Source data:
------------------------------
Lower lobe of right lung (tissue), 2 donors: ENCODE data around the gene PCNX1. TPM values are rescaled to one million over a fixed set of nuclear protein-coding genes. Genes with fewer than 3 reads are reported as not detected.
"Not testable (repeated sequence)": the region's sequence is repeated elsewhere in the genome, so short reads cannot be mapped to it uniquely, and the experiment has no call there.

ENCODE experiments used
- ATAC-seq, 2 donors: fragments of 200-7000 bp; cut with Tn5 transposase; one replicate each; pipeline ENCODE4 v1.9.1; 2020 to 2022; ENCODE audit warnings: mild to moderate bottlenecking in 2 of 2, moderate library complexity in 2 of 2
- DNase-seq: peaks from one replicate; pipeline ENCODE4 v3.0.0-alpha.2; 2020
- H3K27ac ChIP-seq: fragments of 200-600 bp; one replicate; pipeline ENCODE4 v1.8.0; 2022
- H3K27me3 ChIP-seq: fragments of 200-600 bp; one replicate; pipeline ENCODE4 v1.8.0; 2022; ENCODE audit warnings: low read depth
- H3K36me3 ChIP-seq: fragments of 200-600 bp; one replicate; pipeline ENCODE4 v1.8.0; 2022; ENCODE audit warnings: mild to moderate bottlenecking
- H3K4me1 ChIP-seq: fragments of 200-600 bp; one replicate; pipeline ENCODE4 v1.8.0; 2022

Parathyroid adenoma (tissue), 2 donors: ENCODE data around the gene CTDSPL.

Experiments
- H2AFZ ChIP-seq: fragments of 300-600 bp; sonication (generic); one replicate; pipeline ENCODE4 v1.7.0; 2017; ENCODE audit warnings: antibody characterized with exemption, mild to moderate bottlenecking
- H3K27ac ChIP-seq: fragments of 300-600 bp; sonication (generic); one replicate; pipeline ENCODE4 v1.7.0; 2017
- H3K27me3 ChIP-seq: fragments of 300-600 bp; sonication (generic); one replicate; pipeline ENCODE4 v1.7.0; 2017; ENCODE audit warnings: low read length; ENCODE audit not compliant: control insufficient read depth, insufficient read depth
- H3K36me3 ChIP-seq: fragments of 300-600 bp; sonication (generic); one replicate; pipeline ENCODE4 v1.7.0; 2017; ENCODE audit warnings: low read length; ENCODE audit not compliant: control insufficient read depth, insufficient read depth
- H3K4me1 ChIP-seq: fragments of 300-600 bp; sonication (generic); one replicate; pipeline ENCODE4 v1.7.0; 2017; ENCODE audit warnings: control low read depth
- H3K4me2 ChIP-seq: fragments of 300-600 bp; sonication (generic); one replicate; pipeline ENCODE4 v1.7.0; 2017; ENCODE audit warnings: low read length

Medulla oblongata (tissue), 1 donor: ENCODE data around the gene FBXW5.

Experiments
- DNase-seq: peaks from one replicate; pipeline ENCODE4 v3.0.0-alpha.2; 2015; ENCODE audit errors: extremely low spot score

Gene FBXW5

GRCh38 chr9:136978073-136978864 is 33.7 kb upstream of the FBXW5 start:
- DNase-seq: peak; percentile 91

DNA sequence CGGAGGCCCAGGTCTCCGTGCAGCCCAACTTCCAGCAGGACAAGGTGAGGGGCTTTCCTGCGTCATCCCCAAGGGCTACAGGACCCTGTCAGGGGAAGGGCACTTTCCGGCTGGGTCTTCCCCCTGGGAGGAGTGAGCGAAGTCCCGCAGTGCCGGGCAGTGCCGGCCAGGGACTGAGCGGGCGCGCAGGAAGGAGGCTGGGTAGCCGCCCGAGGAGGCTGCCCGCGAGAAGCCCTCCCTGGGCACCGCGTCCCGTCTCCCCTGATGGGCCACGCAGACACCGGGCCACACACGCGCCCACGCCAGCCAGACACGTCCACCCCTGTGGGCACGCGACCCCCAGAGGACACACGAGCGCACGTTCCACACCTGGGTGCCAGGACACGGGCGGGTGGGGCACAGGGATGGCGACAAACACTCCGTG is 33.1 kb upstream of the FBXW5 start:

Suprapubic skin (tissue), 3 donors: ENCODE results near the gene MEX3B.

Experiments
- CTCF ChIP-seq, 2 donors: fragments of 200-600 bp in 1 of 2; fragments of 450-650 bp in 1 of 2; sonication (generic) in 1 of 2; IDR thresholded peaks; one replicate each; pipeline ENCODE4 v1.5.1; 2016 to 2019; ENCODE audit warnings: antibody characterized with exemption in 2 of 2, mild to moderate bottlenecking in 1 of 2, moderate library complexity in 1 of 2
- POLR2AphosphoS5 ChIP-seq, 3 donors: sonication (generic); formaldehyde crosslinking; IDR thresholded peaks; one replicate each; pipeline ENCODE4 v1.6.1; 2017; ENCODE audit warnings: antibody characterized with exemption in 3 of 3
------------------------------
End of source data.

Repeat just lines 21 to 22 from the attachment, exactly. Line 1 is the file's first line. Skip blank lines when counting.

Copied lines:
Gene FBXW5

GRCh38 chr9:136978073-136978864 is 33.7 kb upstream of the FBXW5 start: